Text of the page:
Extrapolated across the continent, the report’s findings suggest there are more than 10,000 Chinese-owned firms operating in Africa today. Around 90 percent of these firms are privately owned – calling into question the notion of a monolithic, state-coordinated investment drive by “China, Inc.”

Mckinsey & Company emphasised that although state-owned enterprises (SOEs) tend to be bigger, particularly in specific sectors such as energy and infrastructure, the sheer multitude of private Chinese firms working toward their own profit motives make Chinese investment in Africa a more market-driven phenomenon than is commonly understood.

“Chinese firms operate across many sectors of the African economy. Nearly a third are involved in manufacturing, a quarter in services, and around a fifth in trade and in construction and real estate. In manufacturing, we estimate that 12 percent of Africa’s industrial production – valued at some US$500 billion a year in total – is already handled by Chinese firms.

In infrastructure, Chinese firms’ dominance is even more pronounced, and they claim nearly 50 percent of Africa’s internationally contracted construction market. The firms we talked to are profitable; nearly one-third of them reported 2015 profit margins of more than 20 percent.

They are also agile and quick to adapt to new opportunities. Except in a few countries such as Ethiopia, they are primarily focused on serving the needs of Africa’s fast-growing markets rather than on exports,” the report reads.

Meanwhile, an overwhelming 74 percent of Chinese firms said they felt optimistic about the future. Reflecting this, most Chinese firms have made investments that represent a long-term commitment to Africa rather than shallower trading or contracting activities.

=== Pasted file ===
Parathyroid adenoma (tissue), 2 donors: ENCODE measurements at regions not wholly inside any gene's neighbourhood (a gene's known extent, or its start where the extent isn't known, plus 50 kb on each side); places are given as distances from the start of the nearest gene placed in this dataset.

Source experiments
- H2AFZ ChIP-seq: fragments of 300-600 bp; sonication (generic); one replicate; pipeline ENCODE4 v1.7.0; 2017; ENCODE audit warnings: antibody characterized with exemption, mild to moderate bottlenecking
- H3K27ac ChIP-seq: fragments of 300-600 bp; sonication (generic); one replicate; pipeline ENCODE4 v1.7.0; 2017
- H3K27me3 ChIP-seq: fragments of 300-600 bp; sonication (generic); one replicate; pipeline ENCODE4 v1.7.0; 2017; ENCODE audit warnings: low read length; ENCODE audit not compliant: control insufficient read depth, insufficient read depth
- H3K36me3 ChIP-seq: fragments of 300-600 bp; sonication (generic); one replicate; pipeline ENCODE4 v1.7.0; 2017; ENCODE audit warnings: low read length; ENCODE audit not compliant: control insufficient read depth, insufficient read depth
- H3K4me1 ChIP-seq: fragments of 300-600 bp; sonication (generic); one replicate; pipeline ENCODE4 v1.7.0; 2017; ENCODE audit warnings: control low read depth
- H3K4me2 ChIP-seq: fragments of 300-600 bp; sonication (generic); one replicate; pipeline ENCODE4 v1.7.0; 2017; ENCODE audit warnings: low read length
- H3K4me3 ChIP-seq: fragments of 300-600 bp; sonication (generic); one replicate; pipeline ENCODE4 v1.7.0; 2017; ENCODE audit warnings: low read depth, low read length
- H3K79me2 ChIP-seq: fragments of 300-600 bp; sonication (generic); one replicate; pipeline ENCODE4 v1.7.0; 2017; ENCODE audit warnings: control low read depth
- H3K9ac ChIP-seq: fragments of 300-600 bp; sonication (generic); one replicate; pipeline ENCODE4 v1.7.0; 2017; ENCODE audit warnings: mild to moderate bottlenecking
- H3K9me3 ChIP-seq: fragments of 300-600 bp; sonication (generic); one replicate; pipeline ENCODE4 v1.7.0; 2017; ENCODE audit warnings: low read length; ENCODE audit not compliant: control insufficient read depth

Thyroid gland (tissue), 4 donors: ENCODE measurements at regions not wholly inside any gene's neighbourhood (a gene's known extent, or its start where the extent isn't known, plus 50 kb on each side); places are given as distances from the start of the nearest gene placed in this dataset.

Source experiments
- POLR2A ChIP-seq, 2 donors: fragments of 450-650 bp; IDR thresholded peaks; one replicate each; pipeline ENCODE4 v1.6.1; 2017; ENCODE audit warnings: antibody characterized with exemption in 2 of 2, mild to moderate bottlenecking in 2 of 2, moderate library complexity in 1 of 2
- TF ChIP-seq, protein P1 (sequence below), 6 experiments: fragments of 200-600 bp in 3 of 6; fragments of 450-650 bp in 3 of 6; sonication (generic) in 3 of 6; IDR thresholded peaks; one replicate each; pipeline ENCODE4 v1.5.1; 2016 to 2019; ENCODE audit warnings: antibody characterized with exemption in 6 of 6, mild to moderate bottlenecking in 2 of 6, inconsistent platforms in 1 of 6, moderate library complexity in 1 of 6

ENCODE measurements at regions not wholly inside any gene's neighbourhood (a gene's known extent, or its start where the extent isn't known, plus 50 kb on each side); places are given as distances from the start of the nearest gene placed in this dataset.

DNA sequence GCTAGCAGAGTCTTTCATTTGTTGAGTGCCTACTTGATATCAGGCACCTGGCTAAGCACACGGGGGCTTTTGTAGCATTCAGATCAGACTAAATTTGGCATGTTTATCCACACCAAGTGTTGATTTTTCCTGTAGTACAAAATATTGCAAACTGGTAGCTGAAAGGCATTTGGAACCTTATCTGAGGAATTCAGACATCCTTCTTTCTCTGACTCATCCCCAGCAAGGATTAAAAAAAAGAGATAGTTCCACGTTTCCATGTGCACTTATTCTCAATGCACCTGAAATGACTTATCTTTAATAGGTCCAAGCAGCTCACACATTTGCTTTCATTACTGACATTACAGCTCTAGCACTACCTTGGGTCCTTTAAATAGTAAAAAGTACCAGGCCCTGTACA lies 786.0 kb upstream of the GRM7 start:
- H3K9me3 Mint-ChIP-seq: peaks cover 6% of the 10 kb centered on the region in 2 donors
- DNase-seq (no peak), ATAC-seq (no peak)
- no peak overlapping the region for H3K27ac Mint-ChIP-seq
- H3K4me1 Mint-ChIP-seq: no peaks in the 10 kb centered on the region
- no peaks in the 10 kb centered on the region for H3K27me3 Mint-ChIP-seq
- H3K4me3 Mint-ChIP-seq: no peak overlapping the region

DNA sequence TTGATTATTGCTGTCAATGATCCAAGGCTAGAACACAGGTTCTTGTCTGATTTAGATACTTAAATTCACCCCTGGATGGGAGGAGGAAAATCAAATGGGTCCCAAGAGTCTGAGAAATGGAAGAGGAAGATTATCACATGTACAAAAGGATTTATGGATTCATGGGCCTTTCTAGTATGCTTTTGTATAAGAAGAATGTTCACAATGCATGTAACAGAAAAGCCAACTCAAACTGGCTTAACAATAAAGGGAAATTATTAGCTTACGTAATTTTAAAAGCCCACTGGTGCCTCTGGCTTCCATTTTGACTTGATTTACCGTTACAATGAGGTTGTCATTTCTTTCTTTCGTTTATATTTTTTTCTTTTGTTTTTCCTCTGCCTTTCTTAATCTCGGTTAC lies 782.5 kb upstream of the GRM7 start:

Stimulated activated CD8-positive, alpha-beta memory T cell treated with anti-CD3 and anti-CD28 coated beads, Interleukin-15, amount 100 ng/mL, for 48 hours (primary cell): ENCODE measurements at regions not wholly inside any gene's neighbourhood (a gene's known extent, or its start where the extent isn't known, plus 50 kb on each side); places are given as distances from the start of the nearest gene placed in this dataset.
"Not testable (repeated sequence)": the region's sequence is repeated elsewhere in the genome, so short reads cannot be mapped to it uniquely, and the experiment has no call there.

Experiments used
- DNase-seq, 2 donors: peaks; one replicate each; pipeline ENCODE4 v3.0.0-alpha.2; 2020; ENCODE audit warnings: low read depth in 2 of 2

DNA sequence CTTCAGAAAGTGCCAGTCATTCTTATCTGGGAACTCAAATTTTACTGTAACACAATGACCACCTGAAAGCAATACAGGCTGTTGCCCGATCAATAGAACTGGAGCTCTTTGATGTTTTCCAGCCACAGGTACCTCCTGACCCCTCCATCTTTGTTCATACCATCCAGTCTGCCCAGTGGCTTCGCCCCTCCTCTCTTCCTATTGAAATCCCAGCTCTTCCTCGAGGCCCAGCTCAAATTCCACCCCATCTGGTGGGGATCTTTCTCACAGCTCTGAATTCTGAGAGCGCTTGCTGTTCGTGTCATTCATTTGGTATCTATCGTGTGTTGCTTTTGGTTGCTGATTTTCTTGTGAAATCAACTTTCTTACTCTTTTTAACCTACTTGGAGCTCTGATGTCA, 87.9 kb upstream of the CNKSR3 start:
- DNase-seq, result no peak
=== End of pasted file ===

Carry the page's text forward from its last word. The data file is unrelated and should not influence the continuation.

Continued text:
“One thing is clear to those who are closest to the Africa-China relationship: it will grow. We interviewed more than 100 senior African business and government leaders and nearly all of them said the Africa-China opportunity is larger than that presented by any other foreign partner—including Brazil, the European Union, India, the United Kingdom, and the United States,” reads the report.

For the foreseeable future, China’s dragons are in Africa to stay and with continued and likely growing Chinese involvement, it will become ever more urgent to address the gaps in the partnership, including a greater role for African managers and partners in the growth of Chinese-owned businesses.

Moreover, both Chinese and African actors will need to address three major pressure points: corruption in some countries, concerns about personal safety, and language and cultural barriers.

“In five of the eight countries in which we conducted fieldwork, 60 to 87 percent of Chinese firms said they paid a “tip” or bribe to obtain a license. After corruption, the second-largest concern among Chinese firms is personal safety. On their part, the African interviewees described language and cultural barriers that lead to misunderstanding and ignorance of local regulations.

“If these problems are left unaddressed, the misunderstandings and potentially serious long-term social issues could weaken the overall sustainability of the Africa-China relationship,” the report cautioned.